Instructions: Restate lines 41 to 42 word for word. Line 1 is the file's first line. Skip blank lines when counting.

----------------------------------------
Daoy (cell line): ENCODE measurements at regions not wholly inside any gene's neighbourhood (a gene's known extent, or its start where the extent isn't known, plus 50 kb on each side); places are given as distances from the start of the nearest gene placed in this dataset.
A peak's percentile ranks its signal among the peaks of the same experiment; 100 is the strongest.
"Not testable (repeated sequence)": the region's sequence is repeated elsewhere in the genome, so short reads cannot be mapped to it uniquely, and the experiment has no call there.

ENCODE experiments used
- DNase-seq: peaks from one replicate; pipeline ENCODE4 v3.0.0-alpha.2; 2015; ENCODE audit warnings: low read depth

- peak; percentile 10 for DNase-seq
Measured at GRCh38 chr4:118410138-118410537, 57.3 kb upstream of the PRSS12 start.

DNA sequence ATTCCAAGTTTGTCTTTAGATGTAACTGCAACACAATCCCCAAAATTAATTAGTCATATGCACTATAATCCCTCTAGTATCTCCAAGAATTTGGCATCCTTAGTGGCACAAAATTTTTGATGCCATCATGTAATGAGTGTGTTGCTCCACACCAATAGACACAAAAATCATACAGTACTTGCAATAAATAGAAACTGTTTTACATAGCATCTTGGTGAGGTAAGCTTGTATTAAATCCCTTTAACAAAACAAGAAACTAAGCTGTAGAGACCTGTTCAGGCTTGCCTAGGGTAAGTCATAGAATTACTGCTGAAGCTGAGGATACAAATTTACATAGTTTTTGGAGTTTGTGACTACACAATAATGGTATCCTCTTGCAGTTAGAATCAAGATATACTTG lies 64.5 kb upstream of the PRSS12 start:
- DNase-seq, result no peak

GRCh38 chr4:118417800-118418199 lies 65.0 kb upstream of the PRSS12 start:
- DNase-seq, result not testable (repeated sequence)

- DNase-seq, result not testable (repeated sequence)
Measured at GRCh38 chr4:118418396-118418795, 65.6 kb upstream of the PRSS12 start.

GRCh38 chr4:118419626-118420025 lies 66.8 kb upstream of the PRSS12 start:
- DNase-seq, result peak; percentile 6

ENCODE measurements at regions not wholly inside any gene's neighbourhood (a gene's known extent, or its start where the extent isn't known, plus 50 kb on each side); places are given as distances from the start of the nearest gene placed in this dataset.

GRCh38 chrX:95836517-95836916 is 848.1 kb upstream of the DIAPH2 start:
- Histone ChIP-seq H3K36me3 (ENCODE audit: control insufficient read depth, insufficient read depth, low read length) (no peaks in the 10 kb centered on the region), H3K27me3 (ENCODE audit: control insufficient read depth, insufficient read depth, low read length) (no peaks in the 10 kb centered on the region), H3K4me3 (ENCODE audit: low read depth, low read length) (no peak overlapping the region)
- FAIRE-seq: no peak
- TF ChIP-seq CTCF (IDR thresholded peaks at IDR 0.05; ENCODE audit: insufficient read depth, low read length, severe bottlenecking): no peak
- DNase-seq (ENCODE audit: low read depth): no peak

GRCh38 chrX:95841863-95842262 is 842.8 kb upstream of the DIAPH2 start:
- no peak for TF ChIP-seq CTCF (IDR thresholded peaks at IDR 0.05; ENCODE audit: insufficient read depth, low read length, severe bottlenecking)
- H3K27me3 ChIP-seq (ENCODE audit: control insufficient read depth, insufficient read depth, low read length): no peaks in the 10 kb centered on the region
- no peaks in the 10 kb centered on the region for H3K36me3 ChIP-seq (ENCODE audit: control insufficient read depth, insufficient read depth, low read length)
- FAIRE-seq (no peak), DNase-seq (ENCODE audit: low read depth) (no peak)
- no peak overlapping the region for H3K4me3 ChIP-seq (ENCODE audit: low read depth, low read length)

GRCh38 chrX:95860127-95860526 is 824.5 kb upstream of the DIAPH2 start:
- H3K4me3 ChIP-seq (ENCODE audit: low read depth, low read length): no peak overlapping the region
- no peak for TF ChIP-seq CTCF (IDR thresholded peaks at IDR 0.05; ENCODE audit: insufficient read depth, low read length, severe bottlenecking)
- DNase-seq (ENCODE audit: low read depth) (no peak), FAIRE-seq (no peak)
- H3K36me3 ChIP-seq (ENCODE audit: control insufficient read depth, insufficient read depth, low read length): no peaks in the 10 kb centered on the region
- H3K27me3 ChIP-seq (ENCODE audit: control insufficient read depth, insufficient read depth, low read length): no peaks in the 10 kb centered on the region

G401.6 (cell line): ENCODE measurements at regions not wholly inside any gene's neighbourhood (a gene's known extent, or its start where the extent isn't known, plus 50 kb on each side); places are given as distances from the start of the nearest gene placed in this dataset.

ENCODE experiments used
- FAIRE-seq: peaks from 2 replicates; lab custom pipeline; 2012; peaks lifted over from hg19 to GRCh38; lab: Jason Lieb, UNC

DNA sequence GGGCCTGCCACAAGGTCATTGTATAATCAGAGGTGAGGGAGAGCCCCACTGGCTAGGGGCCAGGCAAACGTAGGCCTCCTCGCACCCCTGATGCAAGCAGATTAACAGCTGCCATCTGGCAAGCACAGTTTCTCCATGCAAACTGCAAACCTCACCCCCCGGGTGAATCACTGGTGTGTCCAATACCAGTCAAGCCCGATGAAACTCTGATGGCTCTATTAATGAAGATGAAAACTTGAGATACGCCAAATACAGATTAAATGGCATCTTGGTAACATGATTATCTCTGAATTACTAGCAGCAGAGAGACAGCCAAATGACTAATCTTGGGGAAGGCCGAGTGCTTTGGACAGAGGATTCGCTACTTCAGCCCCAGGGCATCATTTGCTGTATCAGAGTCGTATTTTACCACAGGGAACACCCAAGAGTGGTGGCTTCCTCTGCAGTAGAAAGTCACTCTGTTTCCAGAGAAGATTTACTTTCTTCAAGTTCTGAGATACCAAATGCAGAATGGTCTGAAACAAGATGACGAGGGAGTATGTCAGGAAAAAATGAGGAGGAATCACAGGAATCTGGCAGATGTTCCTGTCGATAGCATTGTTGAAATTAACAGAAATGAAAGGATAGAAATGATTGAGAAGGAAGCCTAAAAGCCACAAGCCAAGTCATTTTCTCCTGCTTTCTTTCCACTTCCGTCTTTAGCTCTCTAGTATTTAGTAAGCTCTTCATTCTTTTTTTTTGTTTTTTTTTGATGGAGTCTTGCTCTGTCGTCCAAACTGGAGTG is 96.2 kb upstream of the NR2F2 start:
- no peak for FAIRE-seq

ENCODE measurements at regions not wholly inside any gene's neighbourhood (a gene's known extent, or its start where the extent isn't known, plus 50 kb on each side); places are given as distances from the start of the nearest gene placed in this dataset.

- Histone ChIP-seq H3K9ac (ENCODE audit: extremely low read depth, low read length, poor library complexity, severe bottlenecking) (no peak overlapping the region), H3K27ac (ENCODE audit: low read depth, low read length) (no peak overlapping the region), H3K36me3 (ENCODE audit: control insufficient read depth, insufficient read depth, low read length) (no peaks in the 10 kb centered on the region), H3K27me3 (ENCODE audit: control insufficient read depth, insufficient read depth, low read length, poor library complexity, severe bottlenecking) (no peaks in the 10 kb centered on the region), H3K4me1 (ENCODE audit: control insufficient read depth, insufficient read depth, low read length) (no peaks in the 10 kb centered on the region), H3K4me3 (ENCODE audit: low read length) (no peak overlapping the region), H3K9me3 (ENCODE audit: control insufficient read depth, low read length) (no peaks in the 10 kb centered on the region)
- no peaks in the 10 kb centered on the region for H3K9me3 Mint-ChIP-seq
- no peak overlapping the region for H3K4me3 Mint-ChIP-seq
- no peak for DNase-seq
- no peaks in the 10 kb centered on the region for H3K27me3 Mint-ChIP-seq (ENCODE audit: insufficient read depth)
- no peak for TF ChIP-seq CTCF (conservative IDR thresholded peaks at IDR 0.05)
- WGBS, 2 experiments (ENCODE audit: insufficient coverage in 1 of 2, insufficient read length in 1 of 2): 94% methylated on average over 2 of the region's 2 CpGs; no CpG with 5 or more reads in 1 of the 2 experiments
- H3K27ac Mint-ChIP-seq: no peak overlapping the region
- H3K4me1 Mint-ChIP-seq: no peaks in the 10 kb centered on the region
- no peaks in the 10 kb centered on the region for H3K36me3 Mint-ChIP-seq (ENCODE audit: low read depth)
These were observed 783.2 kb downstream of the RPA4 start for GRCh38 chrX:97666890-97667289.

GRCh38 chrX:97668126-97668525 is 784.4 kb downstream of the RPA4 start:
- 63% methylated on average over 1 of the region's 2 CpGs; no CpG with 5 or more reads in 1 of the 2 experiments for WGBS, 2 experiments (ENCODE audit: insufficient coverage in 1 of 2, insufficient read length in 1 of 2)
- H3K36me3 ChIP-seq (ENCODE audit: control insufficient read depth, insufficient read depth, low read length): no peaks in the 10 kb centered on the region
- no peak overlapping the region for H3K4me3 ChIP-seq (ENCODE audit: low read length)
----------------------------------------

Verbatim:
- no peaks in the 10 kb centered on the region for H3K9me3 Mint-ChIP-seq
- no peak overlapping the region for H3K4me3 Mint-ChIP-seq